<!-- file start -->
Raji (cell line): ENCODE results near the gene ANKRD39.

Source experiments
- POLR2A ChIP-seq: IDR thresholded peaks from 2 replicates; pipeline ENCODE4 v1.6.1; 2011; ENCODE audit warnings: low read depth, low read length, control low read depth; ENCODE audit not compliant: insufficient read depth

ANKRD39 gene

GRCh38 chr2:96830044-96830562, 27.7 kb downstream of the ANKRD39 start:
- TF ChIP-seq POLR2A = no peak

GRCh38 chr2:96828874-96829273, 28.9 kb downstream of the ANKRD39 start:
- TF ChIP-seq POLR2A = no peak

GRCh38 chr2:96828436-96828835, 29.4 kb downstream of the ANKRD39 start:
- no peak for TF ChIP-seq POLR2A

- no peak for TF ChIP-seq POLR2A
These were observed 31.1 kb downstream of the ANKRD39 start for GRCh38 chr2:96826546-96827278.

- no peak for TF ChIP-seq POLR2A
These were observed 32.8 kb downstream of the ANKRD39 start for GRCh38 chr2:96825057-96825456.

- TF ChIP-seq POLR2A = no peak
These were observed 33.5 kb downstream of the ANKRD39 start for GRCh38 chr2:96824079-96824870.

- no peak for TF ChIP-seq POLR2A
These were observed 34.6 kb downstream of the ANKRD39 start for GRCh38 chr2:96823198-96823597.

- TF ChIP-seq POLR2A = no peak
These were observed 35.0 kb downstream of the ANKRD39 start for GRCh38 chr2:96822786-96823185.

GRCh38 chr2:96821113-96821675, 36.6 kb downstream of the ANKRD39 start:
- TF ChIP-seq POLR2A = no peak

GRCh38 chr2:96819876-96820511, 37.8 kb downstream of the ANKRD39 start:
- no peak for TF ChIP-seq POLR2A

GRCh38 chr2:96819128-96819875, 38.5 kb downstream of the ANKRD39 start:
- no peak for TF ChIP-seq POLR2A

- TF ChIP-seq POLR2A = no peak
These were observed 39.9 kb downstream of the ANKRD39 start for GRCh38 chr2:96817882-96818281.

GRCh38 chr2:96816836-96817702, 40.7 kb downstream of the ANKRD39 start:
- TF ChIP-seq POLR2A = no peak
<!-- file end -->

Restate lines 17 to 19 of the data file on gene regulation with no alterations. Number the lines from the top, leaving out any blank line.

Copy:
- no peak for TF ChIP-seq POLR2A
These were observed 34.6 kb downstream of the ANKRD39 start for GRCh38 chr2:96823198-96823597.

- TF ChIP-seq POLR2A = no peak